TSgt. Phillip Einhorn, a member of the 146th Infantry of the 37th Division, was killed in action May 23, 1944 in Bougainville. This word came to his brother, Joseph Einhorn with whom he had made his home at 3436 Superior Park Drive, Cleveland Heights. The 32-year-old infantryman had been in the National Guard since October 1940, and had been overseas for two years. According to letters written shortly before his death, said that he had been picked to start home the end of May. A graduate of East Technical High School, Sgt. Einhorn had been employed in the shoe department of Halle Bros. Co. He had been awarded the Combat Infantry Badge for exemplary conduct in action. Mr. Einhorn was informed by letter from his brotherís buddy, Sgt. Norman Weintraub, 3396 E. 154th Street, that Sgt. Einhorn had had a military funeral and that Sgt. Weintraub had been one of the pallbearers. Survivors included two other brothers, Isadore of 3634 E. 149th street and Eugene who was believed to be fighting with the guerrillas in Yugoslavia.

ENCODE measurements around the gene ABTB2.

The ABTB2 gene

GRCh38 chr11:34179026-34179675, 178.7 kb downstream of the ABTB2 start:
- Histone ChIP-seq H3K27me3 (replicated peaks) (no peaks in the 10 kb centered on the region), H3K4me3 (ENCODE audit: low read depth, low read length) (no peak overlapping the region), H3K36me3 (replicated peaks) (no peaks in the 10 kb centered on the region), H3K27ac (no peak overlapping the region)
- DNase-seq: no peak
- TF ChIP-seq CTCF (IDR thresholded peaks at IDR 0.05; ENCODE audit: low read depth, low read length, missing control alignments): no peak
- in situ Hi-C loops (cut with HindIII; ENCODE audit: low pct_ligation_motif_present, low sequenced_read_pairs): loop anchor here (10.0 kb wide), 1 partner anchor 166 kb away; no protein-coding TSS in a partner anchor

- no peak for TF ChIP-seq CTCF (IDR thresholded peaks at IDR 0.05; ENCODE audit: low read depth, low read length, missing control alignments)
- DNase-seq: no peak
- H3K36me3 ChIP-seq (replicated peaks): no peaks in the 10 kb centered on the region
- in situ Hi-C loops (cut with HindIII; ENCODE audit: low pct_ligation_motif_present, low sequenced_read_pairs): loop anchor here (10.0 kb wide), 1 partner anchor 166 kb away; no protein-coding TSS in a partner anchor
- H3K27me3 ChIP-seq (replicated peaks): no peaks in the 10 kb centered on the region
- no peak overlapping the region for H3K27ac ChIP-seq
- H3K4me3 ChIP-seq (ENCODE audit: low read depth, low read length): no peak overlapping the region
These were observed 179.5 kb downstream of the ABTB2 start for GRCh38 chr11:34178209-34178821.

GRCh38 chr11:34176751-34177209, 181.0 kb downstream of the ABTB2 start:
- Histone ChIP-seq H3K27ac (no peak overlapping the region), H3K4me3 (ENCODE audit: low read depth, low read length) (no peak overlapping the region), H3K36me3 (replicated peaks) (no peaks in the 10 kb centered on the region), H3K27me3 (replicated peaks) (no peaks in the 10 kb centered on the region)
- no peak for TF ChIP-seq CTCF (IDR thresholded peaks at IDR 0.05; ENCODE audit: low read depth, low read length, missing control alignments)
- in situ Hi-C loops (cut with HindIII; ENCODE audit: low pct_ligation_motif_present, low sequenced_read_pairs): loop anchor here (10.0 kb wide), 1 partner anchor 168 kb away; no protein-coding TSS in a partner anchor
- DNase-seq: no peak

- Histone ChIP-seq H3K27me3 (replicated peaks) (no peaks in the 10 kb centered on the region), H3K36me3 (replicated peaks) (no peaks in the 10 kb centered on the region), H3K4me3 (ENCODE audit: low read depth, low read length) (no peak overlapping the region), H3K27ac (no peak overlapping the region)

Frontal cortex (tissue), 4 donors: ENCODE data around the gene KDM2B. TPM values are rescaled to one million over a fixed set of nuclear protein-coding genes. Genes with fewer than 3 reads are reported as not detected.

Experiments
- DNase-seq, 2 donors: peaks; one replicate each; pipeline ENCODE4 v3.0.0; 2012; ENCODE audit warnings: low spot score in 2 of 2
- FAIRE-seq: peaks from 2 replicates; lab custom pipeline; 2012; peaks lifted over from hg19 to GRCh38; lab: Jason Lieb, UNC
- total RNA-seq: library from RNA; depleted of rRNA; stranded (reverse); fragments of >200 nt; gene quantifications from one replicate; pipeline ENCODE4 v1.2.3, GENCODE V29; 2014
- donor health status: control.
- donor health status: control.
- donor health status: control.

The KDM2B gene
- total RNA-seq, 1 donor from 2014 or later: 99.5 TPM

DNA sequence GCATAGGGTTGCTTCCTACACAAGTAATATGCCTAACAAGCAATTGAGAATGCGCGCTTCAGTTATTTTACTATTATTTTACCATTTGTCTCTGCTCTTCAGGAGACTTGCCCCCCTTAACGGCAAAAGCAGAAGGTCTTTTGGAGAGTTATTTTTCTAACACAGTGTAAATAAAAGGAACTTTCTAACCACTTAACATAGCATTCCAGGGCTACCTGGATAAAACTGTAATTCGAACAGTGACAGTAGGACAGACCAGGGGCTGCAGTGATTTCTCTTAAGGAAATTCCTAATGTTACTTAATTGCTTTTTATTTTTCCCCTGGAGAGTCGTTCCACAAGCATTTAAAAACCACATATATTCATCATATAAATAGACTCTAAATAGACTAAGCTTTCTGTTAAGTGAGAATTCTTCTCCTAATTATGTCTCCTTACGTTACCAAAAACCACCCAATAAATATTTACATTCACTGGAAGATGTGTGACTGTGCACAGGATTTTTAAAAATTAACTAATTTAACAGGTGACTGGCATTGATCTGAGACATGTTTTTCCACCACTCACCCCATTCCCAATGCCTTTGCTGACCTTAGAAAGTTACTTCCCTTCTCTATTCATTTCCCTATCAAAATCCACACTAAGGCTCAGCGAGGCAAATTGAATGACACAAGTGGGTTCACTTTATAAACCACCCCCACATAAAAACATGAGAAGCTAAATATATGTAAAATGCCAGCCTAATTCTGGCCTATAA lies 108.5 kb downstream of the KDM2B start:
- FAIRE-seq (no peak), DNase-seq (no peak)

TSgt. Einhorn is interred in the American Cemetery at Manila. (Manila Cemetery is located about 6 miles southeast of the center of the city of Manila, Republic of the Philippines, within the limits of the former U.S. Army reservation of Fort William McKinley, now Fort Bonifacio).
Information as gathered from the Cleveland Press & Plain Dealer, June 6 & 9, 1944.
This American Hero is sponsored In Memory of P. J. McLaughlin.